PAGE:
Why Bureaucracy Must Die

Why Bureaucracy Must Die

Innovation needs to be intrinsic and instinctual within our organisations if we are going to be able to adapt and thrive when met with future challenges.

As we move from a knowledge-based economy into a creativity-based economy it is initiative, creativity and engagement that will be sought out in the work force. Yet the internal hierarchal structures in our companies are inhibiting, rather than aiding this.

Gary Hamel, one of the world’s most influential business strategists and leading advocates for management innovation states that this will never be achieved unless we do away with the bureaucratic structures within our organisations.

To build organisations that are adaptable at their core, we will need to rework every management process so it enables, rather than frustrates, breakthrough thinking and relentless experimentation.” – Gary Hamel

In his recent article Why bureaucracy must die, Hamel outlines that top-down management systems:

  • Add overhead – by creating multi-tiered structures where hundreds of managers spend their time managing other managers.
  • Create friction – by forcing new ideas to run a multi-level gauntlet of approval that creates significant lag time.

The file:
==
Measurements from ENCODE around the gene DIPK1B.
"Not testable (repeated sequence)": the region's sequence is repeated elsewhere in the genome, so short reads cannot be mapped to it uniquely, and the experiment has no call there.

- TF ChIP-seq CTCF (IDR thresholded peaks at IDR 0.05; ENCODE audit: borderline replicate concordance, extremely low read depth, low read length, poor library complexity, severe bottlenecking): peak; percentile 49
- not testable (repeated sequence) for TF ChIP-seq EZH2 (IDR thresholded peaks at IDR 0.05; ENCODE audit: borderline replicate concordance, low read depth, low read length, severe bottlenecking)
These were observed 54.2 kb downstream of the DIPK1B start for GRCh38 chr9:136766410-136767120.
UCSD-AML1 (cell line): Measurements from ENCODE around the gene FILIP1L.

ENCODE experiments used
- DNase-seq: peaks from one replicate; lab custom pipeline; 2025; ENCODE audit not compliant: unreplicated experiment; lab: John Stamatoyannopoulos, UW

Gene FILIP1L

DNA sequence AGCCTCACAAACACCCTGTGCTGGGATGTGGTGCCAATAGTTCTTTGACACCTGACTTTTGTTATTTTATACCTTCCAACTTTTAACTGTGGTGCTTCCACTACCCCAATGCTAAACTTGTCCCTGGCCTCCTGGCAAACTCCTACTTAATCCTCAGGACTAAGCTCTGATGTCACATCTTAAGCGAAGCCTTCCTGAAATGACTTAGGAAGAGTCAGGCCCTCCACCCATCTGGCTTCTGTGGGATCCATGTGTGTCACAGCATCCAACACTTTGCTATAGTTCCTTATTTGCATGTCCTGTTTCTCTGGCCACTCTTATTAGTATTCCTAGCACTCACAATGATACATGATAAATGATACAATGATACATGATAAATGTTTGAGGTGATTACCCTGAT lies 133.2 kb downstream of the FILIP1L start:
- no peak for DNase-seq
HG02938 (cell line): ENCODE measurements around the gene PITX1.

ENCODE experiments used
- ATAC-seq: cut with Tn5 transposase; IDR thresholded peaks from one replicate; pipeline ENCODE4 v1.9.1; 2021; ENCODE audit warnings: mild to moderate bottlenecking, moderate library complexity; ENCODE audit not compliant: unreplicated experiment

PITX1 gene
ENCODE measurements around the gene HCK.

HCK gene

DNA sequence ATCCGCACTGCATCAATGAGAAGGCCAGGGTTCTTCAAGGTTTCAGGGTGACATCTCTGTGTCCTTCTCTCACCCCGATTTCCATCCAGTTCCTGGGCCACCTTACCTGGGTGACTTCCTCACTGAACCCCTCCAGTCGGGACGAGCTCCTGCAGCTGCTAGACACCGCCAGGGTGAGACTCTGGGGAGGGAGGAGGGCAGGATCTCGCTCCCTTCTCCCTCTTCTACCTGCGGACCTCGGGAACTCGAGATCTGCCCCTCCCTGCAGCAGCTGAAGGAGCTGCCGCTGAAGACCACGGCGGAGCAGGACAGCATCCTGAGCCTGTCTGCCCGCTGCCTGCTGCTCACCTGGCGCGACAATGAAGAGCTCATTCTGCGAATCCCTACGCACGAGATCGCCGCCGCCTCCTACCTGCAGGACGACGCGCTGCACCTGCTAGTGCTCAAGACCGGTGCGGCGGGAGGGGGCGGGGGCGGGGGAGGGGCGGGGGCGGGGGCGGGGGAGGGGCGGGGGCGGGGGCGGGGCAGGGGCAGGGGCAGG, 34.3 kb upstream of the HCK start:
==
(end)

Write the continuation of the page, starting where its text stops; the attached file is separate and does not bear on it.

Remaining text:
• Distort decisions – by giving too much power to senior executives who often have an investment in older processes.
  • Misallocate power – by rewarding those who are the most politically adept rather than those who are the most capable leaders.
  • Discourage dissent – by creating asymmetric power relationships that make it difficult for subordinates to speak up.
  • Misdirect competition – by encouraging individuals to compete for promotion and political advantage.
  • Thwart innovation – by over-weighting experience and under-weighting unconventional thinking.
  • Hobble initiative – by throwing up barriers to risk-taking.
  • Obliterate nuance – by centralising too many decisions and demanding compliance with uniform rules and procedures.

Organisations spanning a diverse range of industries are making progress in addressing these restrictions: employees are nominating their own leaders, larger companies are fragmenting into smaller autonomous centres, employees at every level are participating in open innovation process to build company strategy.

However this is the still the exception and not the norm; most leaders are still “fiddling at the margins” – acknowledging that something needs to change, but doing very little to enact any.

We need adaptable organisations now more than ever. The market leaders of the future are going to be those companies who have revolutionised their internal structures in preparation of the challenges ahead, not in reaction to them.

“In any social system where authority is concentrated, you find a lack of adaptability.” – Gary Hamel 

Read Gary Hamel’s full article; Why bureaucracy must die here